WU DENG MING, (Translation): You can see the outlet is tainted yellow. The untreated waste is just pumped out. But they only do it secretly at night. As you can see, the rocks around the outlet are all tainted and are a kind of bronze colour.
China now allows non-government organisations to operate, but activists like Mr Wu and Ms Wang can still face harassment from the state and the factories.
REPORTER: Why do you need to be careful?
YONGHCHEN WANG: Some factories don’t like it they put on the map.
WU DENG MING, (Translation): Go a bit further down to see the front gate. That is the front gate and the sign. Can you see it?
We pull up outside a chemical factory that is jointly owned by a Chinese and a Japanese company. We’re outside for only seconds before we’re spotted by a security guard. Mr Wu offers to show us where the waste water from this factory comes out.
WU DENG MING, (Translation): This is their waste. Waste from the factory. All the plants on both sides of the pipeline are dead. The water is polluted.
The factory makes strontium, often used in television sets. Untreated, the waste is highly toxic. The polluted water flows through a village and makes its way out here, at the local river.
WU DENG MING, (Translation): The river is very polluted and all the fish have died. The people who live nearby suffer a lot from it. The factory produces a lot of waste residues. They also contain hydrogen sulphide. This factory is notorious in Chongqing. People are very angry over the factory, especially the neighbouring villagers. They’re against the factory, but the local government protects it.
The locals use this water for their crops, they say it’s made many people sick.
VILLAGER, (Translation): For people who have been drinking the water for a long time, the experts from Chongqing did some tests. People living along the river have enlarged livers. Each person tested suffers from an enlarged liver.
REPORTER: Do many people get liver problems?
VILLAGER, (Translation): Yes, many.
YONGHCHEN WANG (Translation): What kind of diseases?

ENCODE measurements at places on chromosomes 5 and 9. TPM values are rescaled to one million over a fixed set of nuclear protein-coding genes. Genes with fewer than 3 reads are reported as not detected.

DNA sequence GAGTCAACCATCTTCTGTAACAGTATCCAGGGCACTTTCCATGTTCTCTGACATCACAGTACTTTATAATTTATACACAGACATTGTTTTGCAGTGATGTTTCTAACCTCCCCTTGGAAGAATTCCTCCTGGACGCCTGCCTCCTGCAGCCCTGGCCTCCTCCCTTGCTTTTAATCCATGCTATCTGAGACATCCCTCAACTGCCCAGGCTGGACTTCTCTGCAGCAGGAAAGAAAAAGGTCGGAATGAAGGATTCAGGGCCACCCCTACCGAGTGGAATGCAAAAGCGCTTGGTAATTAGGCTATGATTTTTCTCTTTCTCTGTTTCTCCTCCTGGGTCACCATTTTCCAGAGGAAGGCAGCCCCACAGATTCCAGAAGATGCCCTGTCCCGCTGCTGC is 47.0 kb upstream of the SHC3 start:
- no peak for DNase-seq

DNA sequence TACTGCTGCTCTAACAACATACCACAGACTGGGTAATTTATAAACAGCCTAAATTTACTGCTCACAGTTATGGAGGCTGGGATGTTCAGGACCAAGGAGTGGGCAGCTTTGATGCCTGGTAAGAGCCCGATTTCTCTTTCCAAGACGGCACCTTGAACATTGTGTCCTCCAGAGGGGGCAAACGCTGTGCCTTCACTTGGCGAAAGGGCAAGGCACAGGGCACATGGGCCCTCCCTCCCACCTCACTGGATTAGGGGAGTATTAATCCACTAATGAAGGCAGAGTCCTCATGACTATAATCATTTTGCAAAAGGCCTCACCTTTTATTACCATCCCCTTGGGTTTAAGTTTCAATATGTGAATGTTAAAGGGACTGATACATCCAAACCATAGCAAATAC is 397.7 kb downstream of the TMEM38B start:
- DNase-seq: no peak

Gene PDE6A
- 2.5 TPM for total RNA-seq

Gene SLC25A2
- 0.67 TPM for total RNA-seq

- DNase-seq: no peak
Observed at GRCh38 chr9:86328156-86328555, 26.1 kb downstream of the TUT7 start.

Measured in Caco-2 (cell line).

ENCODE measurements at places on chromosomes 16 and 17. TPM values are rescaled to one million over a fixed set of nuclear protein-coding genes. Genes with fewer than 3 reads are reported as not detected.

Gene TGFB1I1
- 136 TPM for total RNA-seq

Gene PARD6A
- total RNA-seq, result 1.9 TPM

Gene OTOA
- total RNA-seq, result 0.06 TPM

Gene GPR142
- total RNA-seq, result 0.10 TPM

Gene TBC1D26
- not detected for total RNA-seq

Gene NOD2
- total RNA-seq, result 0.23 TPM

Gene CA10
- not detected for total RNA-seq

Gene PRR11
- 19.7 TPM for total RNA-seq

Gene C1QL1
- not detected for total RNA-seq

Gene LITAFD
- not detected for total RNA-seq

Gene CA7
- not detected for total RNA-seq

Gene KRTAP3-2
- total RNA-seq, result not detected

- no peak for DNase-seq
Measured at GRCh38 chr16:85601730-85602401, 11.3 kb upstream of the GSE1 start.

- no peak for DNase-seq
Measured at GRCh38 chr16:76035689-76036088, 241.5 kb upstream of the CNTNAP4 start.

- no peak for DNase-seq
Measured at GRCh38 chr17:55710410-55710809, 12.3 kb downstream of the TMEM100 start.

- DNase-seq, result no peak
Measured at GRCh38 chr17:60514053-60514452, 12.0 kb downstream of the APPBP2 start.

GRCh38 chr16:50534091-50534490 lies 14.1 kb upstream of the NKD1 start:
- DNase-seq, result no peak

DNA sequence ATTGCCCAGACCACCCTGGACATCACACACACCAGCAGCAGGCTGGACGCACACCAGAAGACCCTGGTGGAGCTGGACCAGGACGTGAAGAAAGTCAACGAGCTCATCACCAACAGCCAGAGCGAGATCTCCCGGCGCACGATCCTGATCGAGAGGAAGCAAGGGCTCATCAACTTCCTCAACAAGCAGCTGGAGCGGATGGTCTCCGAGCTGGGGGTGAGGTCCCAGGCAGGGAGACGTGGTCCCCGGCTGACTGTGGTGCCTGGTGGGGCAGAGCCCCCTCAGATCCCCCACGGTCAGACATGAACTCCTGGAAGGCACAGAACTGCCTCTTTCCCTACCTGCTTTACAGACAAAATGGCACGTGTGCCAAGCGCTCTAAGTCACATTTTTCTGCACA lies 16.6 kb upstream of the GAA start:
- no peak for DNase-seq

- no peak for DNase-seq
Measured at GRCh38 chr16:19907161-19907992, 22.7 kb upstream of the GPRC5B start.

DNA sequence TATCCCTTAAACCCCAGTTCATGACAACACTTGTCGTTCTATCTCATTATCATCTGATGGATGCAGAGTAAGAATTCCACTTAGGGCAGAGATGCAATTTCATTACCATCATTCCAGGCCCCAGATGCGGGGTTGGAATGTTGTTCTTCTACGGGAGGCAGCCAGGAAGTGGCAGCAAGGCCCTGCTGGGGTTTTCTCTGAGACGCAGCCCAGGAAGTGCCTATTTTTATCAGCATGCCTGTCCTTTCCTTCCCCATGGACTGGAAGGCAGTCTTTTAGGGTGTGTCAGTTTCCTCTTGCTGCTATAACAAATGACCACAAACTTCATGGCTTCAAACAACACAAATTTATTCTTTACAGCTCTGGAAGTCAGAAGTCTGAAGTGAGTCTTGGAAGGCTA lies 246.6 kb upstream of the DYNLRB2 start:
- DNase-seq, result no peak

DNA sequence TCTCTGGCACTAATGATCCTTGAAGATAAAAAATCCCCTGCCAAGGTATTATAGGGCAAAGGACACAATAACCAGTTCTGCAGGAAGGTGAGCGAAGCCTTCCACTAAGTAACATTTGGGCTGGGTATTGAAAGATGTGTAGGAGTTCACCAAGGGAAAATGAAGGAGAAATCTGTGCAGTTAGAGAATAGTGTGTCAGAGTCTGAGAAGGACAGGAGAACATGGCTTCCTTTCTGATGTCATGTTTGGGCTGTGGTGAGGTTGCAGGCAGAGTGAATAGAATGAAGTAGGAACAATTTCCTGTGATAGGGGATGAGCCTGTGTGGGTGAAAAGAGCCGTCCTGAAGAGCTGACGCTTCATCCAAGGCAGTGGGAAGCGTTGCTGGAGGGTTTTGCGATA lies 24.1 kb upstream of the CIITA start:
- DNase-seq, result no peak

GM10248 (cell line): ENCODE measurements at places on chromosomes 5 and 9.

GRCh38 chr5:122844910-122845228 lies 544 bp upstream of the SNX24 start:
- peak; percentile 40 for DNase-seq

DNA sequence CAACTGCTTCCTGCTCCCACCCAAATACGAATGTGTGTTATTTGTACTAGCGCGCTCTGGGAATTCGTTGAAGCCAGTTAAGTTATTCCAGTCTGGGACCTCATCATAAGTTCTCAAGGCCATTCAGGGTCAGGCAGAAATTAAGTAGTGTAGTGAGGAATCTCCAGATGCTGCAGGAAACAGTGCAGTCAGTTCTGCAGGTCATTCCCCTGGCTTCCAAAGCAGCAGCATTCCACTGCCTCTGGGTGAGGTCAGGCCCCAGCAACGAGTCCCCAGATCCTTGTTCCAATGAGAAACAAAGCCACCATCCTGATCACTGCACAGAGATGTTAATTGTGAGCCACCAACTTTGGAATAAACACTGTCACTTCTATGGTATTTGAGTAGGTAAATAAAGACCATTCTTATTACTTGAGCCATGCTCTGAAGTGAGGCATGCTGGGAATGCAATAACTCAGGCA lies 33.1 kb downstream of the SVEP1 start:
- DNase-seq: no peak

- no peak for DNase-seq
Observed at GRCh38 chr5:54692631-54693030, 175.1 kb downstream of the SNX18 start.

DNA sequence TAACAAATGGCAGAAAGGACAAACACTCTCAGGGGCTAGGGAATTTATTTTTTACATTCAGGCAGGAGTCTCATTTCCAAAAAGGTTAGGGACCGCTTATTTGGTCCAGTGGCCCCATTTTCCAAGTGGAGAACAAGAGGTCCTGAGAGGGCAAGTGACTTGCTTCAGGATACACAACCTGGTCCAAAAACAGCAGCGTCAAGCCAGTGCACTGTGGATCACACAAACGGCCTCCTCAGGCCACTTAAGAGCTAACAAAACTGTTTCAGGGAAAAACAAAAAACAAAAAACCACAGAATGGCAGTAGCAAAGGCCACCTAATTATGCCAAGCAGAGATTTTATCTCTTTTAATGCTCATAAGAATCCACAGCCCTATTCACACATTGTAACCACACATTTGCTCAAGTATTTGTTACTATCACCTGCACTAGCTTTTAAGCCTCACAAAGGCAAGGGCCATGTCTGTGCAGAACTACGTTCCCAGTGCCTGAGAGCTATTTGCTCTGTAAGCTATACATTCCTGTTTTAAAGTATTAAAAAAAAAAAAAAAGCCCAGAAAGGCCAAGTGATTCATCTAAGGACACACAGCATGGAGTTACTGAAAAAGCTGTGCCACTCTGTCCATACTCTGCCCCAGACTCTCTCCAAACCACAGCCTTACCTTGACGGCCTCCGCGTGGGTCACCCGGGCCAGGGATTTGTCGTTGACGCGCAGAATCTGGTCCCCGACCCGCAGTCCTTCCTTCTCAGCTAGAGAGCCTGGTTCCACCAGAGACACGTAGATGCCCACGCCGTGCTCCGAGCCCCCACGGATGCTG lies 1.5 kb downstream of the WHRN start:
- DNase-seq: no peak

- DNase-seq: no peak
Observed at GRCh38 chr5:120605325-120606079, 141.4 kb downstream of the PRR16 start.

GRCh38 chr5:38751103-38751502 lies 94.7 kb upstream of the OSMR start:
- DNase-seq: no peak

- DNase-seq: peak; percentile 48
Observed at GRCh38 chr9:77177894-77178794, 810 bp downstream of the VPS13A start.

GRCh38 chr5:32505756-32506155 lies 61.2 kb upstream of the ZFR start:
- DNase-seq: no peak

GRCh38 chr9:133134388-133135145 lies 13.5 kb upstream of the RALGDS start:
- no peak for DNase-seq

VILLAGER, (Translation): Loss of appetite. Or cancer. All sorts of terminal diseases.
Local villagers tell us the factory tries to hide its toxic waste. When inspectors from the Environmental Protection Agency come, the polluted water is dumped into the river here, a few hundred metres away from the other outlet.
VILLAGER, (Translation): When the inspectors come, the factory uses this pipeline for its waste. When they aren’t here, it just dumps the waste into the river.
Somehow, the factory’s management has heard we’re here, and has come to find us. I take the opportunity to ask about the polluted water.
REPORTER: So is that water from the factory?
FACTORY MANAGER: No.
REPORTER: Where does that water come from?
MANAGER, (Translation): There’s a residential area over there. It’s domestic sewage from there.
YONGHCHEN WANG, (Translation): But why does it look so yellow?
MANAGER, (Translation): Well, domestic sewage… The local council hasn’t set up its sewage treatment plant. So the domestic sewage comes out without being treated. Also, there are many small family businesses in the area.
YONGHCHEN WANG, (Translation): Can we have a look at your waste treatment?
They agree to take us into their factory. On the way, they are accosted by angry villagers.
VILLAGER 2, (Translation): We all have enlarged livers. How are we going to survive? We’re so worried. It has definitely damaged our lives, it’s dreadful. How can we common people live?
On the factory grounds, we’re shown a treatment plant for waste water. The company says it treats all its polluted water, and then re-uses it within the factory. But clearly visibly behind the treatment plant, on factory property, is the channel that comes out into the village.
MANAGER, (Translation): It’s not from our factory. We treat our waste and pipe it out into this pond. This is the same sewage you just saw. It’s from that residential area. You can go down and look.
YONGHCHEN WANG, (Translation): But it’s as yellow as your waste.
WU DENG MING, (Translation): But the colour..
Mr Wu appears sceptical. It’s a quick visit only, but on the way out a revealing admission is made. I ask how long has the waste-treatment plant been operating.
MANAGER, (Translation): Over a year. Before that, the waste was just pumped out. It wasn’t treated. We set up the treatment plant last year. It’s been in operation since then.
So by the company’s own admission, it was polluting a year ago. Still, I decide to go and check out its claim that the source of the pollution now is domestic sewage. Just outside the factory gates I find the start of the channel that runs through the factory property, into the village. It is not connected to any domestic sewage, and only contains some stagnant rainwater.
REPORTER: Is there anything you can do to stop this?
VILLAGER, (Translation): No way. We’re just peasants, we don’t have any power. We can’t simply remove the factory now that it’s here. We tried before it was set up, but that didn’t help.